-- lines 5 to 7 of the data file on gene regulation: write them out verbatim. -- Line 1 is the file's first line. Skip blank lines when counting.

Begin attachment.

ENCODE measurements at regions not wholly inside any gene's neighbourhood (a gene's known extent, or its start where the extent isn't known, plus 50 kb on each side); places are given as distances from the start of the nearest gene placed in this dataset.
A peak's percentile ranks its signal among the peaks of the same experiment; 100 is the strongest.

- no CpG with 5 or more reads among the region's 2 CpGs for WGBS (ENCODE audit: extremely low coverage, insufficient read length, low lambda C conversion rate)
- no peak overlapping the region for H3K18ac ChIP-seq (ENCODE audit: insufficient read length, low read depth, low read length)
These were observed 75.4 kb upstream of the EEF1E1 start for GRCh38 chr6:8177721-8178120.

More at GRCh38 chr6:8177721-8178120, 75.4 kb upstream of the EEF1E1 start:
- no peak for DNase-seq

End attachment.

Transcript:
These were observed 75.4 kb upstream of the EEF1E1 start for GRCh38 chr6:8177721-8178120.

More at GRCh38 chr6:8177721-8178120, 75.4 kb upstream of the EEF1E1 start:
- no peak for DNase-seq